MEDIA ownership is a funny thing. Anyone who has the money and the resources to do so can own a media outlet and, once they have it, use it to spread almost any narrative they want, short of defamation. This has been proven across the world.
Look at Italy where former president Silvio Berlusconi owned a controlling stake in Mediaset, one of the largest broadcasters in the country. His control of this major media player enabled him to further his influence in politics.
In the United States, the divisions are evident. Media outlets, owned by people like tycoon Rupert Murdoch, openly support different parties and use their influence to further that cause. For example, it’s impossible to deny Fox News’ partiality for the Republicans.
Now we look at Malaysia. All the mainstream media is owned by people who have vested political interests. As well as having control in the government, leading political parties also own equity stakes in all the widely consumed publishers and broadcasters in the country.
Is all this illegal? Of course not. As previously mentioned, anyone with enough cash and a will to do so can have a controlling stake in a media company. What they choose to do with that power is then entirely up to them. The direction or political leaning they wish to take the publication is then just known as editorial strategy. Every media outlet will have their own policy and strategy as to what content they choose to cover.
They can be as bias as they want, as to be truly objective is almost impossible. The only law is that no lies are spread. Defamation, whether libel or slander, is illegal in the media.
So when news spread that one of Malaysia’s richest tycoons, billionaire Robert Kuok, was being accused of funding news portal The Malaysian Insight in order to change the government, it should just be taken in stride. What else is new, right?
The allegations were made by the blog Malaysia Today, run by Raja Petra Kamaruddin. The articles that were published said that Kuok had the intention to influence the political process in the country in line with his anti-government stance.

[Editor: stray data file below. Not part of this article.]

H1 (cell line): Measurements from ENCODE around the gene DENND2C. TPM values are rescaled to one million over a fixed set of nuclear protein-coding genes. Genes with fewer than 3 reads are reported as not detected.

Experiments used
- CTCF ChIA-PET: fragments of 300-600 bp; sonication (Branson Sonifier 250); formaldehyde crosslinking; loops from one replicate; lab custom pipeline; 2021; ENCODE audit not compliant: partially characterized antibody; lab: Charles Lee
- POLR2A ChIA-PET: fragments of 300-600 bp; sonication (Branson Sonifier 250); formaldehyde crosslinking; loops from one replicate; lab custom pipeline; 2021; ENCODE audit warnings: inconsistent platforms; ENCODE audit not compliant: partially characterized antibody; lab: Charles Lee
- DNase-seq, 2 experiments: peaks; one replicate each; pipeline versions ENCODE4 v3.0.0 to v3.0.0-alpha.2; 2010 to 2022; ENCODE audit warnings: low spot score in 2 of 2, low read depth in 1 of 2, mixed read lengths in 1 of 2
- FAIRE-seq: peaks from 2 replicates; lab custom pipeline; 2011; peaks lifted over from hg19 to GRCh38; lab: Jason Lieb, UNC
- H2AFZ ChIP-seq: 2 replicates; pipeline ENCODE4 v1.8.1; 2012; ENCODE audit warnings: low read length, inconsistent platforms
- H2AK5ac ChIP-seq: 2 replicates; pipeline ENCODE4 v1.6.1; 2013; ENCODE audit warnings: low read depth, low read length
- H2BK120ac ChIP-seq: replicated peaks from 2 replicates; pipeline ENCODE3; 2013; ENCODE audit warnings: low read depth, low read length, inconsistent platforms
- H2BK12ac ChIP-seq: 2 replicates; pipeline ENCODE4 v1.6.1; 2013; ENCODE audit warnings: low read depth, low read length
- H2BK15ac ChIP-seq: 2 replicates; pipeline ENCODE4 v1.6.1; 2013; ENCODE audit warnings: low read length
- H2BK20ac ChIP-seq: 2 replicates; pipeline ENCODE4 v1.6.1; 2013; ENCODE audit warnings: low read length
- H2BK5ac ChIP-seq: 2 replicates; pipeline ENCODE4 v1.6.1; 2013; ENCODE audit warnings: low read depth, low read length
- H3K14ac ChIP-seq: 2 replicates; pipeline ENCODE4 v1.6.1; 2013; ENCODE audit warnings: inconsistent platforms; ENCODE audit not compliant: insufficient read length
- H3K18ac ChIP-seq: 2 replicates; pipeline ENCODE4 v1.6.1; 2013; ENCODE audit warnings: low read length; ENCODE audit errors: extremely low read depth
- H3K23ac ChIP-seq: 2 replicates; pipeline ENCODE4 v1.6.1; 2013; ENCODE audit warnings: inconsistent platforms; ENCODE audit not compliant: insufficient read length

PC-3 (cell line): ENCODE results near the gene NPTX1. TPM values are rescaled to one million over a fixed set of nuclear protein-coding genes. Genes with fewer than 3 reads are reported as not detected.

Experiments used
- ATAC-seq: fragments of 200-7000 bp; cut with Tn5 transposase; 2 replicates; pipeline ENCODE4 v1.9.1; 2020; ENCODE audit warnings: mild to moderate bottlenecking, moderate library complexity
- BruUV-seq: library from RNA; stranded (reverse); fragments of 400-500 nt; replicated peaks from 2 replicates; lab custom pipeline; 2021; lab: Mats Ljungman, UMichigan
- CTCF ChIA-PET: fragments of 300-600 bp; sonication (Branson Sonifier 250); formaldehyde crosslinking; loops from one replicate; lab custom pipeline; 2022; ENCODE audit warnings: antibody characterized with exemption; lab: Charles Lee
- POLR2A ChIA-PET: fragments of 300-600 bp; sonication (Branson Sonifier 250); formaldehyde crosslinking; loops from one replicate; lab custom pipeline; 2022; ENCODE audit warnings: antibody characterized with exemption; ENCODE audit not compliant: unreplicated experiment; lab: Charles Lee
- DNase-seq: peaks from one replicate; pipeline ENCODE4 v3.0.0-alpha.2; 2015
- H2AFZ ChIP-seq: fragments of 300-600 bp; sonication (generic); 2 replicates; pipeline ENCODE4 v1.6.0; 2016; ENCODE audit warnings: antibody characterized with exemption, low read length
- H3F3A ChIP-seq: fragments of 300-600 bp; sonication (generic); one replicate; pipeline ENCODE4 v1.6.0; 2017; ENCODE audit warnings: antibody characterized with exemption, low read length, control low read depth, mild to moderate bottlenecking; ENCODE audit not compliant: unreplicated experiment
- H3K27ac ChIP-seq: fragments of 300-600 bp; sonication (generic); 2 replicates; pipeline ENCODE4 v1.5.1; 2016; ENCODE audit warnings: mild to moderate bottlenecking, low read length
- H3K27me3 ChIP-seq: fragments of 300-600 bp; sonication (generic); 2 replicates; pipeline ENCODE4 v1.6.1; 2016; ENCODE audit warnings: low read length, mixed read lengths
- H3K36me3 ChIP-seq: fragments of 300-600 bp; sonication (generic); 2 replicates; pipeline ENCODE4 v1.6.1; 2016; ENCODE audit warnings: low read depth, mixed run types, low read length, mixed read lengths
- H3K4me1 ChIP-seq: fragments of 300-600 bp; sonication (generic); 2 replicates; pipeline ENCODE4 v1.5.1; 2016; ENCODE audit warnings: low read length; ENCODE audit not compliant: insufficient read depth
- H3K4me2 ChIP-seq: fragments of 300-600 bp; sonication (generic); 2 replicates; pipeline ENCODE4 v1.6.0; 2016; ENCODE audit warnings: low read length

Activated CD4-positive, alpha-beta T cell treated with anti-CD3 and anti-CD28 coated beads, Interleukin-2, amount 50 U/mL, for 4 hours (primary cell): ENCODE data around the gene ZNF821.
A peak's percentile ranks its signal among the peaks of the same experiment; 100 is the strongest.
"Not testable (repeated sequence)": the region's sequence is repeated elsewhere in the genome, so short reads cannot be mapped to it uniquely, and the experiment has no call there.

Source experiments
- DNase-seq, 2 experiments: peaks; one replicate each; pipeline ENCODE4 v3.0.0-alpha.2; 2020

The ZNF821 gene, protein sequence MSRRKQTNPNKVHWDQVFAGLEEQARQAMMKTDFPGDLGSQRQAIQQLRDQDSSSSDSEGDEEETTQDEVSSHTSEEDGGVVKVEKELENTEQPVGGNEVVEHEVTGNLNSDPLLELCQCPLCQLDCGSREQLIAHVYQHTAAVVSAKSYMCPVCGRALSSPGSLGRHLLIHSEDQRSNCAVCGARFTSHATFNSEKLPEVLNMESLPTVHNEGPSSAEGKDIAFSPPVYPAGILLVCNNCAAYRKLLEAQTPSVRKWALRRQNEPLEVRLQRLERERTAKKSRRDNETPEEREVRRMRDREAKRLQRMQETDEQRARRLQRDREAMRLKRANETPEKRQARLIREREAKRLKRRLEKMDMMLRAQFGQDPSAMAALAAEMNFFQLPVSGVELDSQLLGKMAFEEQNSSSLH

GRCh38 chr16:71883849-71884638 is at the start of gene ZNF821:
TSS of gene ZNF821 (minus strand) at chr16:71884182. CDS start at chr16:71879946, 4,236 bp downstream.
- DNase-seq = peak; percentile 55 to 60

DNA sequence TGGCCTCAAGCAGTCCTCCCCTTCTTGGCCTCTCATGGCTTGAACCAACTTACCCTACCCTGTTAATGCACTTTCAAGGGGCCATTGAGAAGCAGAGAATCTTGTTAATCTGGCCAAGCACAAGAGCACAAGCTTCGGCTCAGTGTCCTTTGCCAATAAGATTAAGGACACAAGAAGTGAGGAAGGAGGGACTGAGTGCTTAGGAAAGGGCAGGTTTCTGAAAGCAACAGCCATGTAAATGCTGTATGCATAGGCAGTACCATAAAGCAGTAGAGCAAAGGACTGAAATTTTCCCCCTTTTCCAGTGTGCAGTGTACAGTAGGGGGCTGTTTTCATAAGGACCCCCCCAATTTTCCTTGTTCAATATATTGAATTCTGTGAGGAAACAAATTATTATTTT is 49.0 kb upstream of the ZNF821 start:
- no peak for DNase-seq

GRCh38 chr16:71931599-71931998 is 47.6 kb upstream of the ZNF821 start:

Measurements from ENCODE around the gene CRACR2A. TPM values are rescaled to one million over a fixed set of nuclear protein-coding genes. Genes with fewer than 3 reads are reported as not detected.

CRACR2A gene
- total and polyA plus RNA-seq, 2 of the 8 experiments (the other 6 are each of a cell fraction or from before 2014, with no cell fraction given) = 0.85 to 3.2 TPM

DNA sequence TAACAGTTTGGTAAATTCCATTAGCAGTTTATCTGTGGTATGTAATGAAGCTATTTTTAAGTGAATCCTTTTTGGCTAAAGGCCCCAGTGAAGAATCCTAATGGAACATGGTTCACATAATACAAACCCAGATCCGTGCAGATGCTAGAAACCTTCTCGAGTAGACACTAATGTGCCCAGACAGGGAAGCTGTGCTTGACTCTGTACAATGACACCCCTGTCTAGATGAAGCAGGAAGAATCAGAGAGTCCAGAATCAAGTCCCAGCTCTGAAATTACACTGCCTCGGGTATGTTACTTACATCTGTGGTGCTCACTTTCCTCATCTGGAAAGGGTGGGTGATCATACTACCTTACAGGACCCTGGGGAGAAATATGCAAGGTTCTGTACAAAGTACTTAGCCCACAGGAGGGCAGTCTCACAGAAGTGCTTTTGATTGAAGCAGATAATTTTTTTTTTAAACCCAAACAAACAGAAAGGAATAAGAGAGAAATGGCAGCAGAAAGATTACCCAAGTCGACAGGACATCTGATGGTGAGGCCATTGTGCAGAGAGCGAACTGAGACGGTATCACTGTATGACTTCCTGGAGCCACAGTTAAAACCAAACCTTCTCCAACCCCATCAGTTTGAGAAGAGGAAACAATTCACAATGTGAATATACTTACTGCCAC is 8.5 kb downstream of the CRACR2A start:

Kuok and his office strongly denied the allegations and have threatened to take legal action against Malaysia Today for what they claim are false allegations. His office even released a statement, as reported in the media.
“In no uncertain terms, Mr Kuok states that the Malaysia Today articles constitute a very serious libel. Moreover, the allegations made are false and the attack on him wholly unjustified.
“Mr Kuok takes these baseless allegations very seriously and reserves the right to take all necessary steps against Malaysia Today and the author to address the false allegations contained in the scurrilous Malaysia Today articles,” said Kuok’s office.
Of course, the main people who are jumping on the wagon in accusing Kuok of attempting to ‘overthrow the government’ include politicians who are in the government currently. One of the more vocal ones happens to be Tourism and Culture minister Nazri Aziz.
Nazri publicly called out Kuok as a “pondan” (an effeminate man) and told him not to be an “ayam betina” (hen). He also invited Kuok, who lives in Hong Kong, to come back to Malaysia and contest in the general election. He even demanded that Kuok surrender his citizenship.
This sounds very much like the pot calling the kettle black. Shouldn’t it be all fair in media ownership if one party can own the media and use it to push their influence, then so can another party? So what if Kuok wants to be a media owner? And so what if he has an agenda to push?
The thing is that we are now living in the age where content is abundant and perception and opinions come from every side. This is the true democracy because then, the public has a proper variety of information to make their own decisions.
So let it be. Let there be more media platforms out there that are owned by various different people or parties. The only challenge now is to make sure that the public are aware and educated enough to sift through everything and make up their own minds.
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